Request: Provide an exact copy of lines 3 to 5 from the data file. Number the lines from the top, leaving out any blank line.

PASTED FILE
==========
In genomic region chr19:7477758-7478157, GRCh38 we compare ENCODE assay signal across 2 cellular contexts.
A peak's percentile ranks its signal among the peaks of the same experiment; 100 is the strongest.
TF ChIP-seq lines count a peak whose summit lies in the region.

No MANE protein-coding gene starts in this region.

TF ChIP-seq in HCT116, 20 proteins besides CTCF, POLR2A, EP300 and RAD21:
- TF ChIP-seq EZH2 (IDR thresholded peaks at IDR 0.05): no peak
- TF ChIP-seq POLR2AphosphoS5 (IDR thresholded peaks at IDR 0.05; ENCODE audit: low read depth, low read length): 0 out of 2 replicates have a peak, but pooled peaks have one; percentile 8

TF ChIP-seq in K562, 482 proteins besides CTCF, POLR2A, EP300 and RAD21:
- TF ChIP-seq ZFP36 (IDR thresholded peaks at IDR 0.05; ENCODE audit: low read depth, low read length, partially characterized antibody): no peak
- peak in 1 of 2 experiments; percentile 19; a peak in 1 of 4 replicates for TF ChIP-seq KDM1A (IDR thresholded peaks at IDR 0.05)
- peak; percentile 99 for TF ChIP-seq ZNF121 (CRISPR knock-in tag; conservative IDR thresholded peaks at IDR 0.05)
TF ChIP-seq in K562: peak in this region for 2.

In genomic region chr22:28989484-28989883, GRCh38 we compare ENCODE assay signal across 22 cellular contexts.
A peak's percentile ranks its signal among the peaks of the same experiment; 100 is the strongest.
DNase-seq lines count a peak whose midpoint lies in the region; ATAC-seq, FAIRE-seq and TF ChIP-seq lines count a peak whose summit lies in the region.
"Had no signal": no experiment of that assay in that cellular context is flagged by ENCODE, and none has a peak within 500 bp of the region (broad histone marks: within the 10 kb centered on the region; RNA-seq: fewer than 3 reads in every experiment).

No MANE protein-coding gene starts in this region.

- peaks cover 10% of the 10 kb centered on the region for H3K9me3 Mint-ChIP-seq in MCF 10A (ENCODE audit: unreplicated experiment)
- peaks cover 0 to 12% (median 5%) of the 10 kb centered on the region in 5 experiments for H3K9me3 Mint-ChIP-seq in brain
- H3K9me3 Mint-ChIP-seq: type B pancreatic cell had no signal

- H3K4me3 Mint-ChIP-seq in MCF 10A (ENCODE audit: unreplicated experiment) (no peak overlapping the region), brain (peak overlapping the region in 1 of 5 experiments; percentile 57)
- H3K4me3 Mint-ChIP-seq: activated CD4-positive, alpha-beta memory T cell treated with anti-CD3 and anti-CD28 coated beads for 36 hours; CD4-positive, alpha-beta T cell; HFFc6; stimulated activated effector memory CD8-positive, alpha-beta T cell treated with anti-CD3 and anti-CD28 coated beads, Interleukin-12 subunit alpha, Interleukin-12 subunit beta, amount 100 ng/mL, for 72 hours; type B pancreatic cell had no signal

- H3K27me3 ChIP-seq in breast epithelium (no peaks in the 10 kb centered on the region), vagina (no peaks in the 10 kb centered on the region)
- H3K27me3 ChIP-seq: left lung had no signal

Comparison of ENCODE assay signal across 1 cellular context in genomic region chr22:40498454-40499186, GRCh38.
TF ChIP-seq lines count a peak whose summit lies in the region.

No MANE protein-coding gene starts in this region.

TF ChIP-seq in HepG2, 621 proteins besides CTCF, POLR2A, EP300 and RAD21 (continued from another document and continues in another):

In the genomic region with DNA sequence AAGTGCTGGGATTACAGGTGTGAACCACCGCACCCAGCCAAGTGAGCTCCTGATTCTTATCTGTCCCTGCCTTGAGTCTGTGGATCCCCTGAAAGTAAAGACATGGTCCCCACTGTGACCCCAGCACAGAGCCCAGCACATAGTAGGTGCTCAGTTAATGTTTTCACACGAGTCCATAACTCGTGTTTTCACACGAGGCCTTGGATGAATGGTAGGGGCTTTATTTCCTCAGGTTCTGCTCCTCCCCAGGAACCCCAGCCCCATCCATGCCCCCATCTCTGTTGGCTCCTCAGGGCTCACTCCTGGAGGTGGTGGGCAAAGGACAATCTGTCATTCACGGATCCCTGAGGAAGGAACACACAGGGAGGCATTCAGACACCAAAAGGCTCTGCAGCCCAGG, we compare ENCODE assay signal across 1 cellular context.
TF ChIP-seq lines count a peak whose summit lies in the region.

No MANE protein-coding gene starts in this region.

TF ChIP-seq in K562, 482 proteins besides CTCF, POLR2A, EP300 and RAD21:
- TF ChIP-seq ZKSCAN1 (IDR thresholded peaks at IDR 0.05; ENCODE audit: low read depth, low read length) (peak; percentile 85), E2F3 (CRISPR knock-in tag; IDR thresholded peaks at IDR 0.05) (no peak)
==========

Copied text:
TF ChIP-seq lines count a peak whose summit lies in the region.

No MANE protein-coding gene starts in this region.

TF ChIP-seq in HCT116, 20 proteins besides CTCF, POLR2A, EP300 and RAD21: